Have water available
Besides getting hungry during the day, kids are also thirsty. A hydro flask or water bottle on the desk is a great idea...
Get outside for exercise / movement
Fresh air, movement and a change of scenery is important. Especially when remote learning. When you're learning from home AND living at home, you need the break from these 4 walls. Encourage movement like walking around the block, taking dogs for a walk, swimming after school, getting outside to shoot a few baskets. Whatever you can do to get out of the home space for a fresh outlook is a good thing.
Keep indoor noise to a minimum
I mentioned we have children with varying ages and of varying grades. With the different schedules, we are doing our best to keep noise in the house to a minimum. Sharing the various school schedules with everyone can help ensure everyone feels respected.
Schedule your day
Have a daily schedule and stick to it. Do anything you can to make it as normal as a typical school day.
Arrange safe play time pods
Regardless of all that's happening, we've noticed how different and more positive the kids are when they have the chance to connect with friends in person. The only way we've seen this safely possible is with a small pod of families who agrees to follow the same protocol. Seeing only a few select people. I see an immediate change in the kids' spirits when they have that social outlet.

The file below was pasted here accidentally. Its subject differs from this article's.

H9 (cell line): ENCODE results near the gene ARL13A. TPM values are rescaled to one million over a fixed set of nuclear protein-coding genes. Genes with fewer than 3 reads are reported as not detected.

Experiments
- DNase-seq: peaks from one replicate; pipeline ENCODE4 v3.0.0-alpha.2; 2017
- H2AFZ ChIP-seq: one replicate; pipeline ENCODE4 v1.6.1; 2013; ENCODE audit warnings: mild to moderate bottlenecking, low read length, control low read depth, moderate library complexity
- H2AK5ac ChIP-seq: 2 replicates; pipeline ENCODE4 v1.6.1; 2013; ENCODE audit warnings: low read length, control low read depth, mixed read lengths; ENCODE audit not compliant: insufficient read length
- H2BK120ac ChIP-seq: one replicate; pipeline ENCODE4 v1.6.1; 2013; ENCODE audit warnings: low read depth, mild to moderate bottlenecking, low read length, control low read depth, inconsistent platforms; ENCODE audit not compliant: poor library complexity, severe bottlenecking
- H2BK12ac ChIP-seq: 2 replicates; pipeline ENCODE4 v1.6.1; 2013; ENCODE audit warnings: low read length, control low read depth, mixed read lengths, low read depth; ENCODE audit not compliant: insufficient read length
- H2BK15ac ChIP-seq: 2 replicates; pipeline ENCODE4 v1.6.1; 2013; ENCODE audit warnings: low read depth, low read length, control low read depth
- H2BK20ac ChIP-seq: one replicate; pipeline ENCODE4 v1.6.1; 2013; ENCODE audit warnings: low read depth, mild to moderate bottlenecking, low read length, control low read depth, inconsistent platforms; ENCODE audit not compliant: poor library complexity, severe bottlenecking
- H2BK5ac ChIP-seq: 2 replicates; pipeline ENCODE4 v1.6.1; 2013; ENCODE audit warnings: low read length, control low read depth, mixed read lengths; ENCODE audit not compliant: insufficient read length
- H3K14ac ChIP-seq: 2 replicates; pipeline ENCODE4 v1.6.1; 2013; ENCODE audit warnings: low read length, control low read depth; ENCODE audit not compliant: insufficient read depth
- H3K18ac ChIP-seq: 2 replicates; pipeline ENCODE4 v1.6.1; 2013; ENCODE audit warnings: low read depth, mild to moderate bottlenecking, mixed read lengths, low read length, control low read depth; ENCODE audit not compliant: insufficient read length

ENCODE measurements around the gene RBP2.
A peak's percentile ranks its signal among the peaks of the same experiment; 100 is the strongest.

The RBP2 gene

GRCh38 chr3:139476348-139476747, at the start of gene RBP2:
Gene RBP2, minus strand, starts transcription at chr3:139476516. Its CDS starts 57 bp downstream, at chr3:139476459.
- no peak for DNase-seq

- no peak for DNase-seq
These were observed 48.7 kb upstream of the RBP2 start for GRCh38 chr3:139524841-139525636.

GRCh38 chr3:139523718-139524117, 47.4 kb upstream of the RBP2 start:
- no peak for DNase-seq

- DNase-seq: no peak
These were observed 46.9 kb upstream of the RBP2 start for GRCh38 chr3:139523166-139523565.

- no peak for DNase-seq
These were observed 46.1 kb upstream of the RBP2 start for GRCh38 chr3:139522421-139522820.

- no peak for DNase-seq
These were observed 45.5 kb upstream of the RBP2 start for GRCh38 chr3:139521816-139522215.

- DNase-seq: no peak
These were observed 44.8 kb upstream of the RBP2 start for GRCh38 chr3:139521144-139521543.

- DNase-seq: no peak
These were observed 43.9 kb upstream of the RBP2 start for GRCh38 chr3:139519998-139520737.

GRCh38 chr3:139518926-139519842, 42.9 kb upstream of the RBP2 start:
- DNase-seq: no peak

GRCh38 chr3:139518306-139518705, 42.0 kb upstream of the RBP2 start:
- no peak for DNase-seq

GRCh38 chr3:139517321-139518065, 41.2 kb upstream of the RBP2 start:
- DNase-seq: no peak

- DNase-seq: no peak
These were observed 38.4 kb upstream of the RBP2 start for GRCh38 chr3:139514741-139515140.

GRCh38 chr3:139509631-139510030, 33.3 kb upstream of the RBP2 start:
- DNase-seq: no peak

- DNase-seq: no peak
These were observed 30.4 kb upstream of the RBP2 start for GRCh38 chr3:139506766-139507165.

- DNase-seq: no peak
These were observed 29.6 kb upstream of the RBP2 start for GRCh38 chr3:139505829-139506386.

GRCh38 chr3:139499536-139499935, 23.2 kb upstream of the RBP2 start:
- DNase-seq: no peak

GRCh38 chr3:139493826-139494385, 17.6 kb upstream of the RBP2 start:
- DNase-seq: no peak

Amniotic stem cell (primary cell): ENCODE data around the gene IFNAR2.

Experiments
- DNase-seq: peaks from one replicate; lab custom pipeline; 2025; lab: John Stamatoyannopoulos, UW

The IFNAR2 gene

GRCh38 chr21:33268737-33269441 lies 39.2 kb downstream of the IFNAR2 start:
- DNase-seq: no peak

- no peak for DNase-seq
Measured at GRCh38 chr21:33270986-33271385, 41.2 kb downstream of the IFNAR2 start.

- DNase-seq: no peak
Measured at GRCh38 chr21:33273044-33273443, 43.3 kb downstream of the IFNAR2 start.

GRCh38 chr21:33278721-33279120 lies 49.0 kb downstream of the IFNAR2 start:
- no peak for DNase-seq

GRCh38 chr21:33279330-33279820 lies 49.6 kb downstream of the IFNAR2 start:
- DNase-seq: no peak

Limit more screen time
This is one of my biggest concerns with our children. Spending the entire day online learning...and THEN taking a break by sitting on their phone or gaming? Not the best decision for these guys. More than ever we are limiting screen time on the weekdays - focusing on that outdoor time or in-person time with friends.
Be sure to check out Samantha’s tips for organizing a successful remote learning space here.